• To Get the YESStart smallBuild on existing commitmentsEngage on the regularPublicize commitmentsRelate to your service or product
  • Scarcity Reciprocity Commitment &Authority Consistency SocialLiking Proof
  • Social ProofWe desire to be consistentWords, deeds, attitudes, belief...Cost effective marketing
  • Social Proof
  • Social Proof
  • Scarcity Reciprocity Commitment &Authority Consistency SocialLiking Proof
  • LikingWe say yes “cause we like you”Works best with praise (looks, talent, intellect)Cost effective marketing
  • KnowLikeTrustTryBuyRepeatRefer credit: ilgresults.com
  • Scarcity Reciprocity Commitment &Authority Consistency SocialLiking Proof
  • AuthorityKnowledge, wisdom, powerTitles, uniforms, badgesParents, teachers, bossesWe are trained this way
  • The Credibility TrumpExpertiseTrustworthinessSimilarityPhysical attractiveness
  • Establishing “Cred”Provide solid informationAvoid appearance of biasSpeak what you believe with convictionThe “convert” effectStrong guarantees
  • Scarcity Reciprocity Commitment &Authority Consistency SocialLiking Proof
  • ScarcityThat which is rare or becomingless available is ALWAYS moreappealing.We all fear loss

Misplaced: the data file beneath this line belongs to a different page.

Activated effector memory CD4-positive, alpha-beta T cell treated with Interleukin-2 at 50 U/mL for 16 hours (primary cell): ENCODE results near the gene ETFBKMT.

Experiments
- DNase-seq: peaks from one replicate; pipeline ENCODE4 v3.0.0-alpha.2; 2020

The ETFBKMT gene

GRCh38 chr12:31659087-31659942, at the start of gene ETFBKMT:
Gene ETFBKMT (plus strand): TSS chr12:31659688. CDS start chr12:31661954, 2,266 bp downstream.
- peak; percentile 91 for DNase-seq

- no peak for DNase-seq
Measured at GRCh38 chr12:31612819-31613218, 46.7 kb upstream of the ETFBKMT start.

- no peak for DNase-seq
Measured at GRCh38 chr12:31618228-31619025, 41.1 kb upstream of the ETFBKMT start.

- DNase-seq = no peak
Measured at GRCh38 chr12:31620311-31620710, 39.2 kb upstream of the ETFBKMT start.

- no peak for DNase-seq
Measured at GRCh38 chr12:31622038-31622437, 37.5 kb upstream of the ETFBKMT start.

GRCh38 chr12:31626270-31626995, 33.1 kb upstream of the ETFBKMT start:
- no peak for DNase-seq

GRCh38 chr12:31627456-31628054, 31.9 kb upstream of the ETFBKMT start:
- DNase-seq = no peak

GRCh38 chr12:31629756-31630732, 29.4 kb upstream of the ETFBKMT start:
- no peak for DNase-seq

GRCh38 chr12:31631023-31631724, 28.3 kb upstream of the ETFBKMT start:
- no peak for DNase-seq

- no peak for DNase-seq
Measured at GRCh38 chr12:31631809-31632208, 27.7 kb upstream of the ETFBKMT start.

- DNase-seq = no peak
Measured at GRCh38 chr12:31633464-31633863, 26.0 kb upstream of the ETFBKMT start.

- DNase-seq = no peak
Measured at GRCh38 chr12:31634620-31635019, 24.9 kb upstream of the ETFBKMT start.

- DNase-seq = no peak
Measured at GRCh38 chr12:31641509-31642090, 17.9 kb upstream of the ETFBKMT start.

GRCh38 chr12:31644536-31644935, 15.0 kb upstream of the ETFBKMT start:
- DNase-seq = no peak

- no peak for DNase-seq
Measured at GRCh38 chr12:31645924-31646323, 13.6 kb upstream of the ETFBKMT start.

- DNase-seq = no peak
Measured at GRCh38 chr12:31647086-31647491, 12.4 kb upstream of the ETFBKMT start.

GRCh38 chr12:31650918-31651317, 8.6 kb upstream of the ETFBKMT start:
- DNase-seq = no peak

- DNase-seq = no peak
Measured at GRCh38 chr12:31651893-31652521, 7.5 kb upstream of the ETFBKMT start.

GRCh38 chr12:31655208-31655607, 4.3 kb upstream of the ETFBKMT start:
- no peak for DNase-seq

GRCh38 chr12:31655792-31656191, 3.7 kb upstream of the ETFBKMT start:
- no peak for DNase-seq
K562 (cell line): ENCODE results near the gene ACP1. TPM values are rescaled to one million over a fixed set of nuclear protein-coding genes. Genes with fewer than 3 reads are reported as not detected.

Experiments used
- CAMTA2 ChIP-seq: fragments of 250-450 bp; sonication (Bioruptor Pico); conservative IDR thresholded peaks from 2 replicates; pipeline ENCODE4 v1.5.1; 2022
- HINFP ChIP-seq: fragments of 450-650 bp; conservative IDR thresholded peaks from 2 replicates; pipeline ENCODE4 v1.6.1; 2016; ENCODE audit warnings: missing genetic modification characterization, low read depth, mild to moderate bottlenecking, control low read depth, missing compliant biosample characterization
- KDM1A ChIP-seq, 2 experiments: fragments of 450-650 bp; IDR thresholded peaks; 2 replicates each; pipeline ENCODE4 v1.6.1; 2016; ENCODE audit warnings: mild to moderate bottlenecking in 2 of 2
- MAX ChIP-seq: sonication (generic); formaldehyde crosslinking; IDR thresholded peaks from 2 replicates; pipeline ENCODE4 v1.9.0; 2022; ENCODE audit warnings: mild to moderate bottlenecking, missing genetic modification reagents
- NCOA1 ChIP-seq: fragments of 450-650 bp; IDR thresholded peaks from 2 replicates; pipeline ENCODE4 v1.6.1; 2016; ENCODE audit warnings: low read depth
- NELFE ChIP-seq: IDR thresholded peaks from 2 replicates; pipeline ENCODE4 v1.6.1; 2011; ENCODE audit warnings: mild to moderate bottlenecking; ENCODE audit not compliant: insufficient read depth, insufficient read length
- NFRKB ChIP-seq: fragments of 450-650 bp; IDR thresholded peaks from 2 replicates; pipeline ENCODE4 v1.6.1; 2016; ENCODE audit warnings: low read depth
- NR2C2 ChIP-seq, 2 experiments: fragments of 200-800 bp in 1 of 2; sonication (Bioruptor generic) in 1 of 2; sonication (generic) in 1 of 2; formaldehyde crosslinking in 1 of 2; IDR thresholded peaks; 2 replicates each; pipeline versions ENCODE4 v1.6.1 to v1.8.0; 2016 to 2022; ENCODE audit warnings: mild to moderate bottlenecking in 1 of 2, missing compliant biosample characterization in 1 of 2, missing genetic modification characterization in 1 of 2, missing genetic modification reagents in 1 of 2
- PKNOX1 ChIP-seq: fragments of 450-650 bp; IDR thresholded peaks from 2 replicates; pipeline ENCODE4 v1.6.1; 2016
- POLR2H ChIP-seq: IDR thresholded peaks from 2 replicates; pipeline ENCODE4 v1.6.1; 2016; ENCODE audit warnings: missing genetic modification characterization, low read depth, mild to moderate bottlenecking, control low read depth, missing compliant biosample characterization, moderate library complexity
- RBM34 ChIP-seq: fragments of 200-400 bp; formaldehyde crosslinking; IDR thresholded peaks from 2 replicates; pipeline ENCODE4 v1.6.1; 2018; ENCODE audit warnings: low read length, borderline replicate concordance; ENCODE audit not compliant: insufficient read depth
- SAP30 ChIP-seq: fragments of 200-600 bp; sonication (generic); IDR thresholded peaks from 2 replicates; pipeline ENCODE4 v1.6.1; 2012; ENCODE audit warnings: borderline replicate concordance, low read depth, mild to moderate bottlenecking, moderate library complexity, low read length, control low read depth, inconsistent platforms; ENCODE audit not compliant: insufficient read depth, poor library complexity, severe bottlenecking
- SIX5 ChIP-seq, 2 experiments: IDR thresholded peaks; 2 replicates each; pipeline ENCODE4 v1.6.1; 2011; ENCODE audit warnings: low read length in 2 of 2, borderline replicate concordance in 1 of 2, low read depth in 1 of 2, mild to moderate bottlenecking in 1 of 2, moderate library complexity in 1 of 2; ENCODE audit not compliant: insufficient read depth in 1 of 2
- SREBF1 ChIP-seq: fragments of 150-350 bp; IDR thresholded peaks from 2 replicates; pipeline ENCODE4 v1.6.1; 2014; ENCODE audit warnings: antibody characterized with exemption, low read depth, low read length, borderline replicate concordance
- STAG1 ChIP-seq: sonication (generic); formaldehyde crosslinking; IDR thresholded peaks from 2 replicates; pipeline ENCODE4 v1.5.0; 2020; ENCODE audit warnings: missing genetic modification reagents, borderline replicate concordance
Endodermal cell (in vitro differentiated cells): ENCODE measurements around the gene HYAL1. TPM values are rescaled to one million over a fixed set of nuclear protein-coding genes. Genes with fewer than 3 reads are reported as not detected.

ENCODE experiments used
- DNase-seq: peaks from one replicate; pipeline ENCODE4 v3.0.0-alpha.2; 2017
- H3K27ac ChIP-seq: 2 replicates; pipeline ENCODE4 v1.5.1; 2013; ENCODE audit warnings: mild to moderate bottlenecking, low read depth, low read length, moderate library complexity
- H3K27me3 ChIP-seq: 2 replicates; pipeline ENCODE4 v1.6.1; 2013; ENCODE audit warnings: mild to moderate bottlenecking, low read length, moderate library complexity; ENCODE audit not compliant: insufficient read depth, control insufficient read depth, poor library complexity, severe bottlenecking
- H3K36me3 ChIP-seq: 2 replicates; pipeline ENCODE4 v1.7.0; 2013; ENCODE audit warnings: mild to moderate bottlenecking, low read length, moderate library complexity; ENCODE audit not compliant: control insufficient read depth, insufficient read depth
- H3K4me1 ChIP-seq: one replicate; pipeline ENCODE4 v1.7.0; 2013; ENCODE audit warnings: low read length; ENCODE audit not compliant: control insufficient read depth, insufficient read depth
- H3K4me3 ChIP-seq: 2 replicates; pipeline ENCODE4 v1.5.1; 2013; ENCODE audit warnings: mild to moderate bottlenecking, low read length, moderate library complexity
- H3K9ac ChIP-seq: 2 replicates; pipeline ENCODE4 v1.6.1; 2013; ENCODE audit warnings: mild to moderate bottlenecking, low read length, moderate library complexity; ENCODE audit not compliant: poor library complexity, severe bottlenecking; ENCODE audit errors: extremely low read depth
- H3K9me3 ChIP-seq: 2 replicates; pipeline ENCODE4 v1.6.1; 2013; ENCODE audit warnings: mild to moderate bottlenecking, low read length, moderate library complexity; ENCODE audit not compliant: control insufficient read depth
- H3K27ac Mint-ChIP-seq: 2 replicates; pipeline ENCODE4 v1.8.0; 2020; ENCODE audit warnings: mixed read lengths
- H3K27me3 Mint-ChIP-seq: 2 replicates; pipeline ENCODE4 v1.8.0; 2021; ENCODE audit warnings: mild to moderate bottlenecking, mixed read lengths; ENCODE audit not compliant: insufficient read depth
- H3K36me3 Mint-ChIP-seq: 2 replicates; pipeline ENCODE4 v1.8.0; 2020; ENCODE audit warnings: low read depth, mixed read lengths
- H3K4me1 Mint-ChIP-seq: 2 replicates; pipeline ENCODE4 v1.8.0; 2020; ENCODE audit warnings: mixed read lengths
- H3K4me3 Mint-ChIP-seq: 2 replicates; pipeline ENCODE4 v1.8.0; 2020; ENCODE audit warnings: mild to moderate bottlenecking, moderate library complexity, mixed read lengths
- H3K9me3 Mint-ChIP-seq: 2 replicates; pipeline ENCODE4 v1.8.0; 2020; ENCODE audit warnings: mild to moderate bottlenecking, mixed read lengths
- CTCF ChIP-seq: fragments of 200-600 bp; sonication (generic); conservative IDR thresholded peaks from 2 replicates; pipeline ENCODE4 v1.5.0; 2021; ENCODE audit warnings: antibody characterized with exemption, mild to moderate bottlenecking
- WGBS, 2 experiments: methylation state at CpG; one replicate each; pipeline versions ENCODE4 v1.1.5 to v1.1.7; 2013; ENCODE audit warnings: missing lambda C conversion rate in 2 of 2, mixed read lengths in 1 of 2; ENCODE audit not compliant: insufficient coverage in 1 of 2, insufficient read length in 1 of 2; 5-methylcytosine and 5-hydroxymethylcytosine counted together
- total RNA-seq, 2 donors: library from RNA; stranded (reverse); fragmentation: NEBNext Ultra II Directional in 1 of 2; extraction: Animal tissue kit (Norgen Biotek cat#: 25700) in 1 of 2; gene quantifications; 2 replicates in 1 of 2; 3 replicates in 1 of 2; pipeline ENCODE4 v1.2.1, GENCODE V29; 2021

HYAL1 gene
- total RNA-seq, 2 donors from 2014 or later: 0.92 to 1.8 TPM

• ScarcityThat which is rare or becomingless available is ALWAYS moreappealing.We all fear loss
  • Scarcity How to Use it... Reciprocity Commitment &Authority Consistency SocialLiking Proof
  • ReciprocityBe the first to give.UGC: Offer ways for customers to showsupport.Keep the relationship goingBe the last to giveBuild on the relationship of trust
  • Get your foot in the doorGet them to commit to something Commitment & Consistencysmall like a freebie, contest, demoSolicit testimonialsAngry Birds
  • SocialProof
  • Physical attractiveness Similarity Praise FamiliarityLiking Association
  • Liking
  • Use ontent to produce authority Be practicalAuthority Be specific (exact) Be believable
  • Scarcity
  • Scarcity
  • colderice coldericeJohn Lawson John Lawson John@ColderICE.com John@ColderICE.com 678-400-0580 678-400-0580“The Ecommerce Guy”!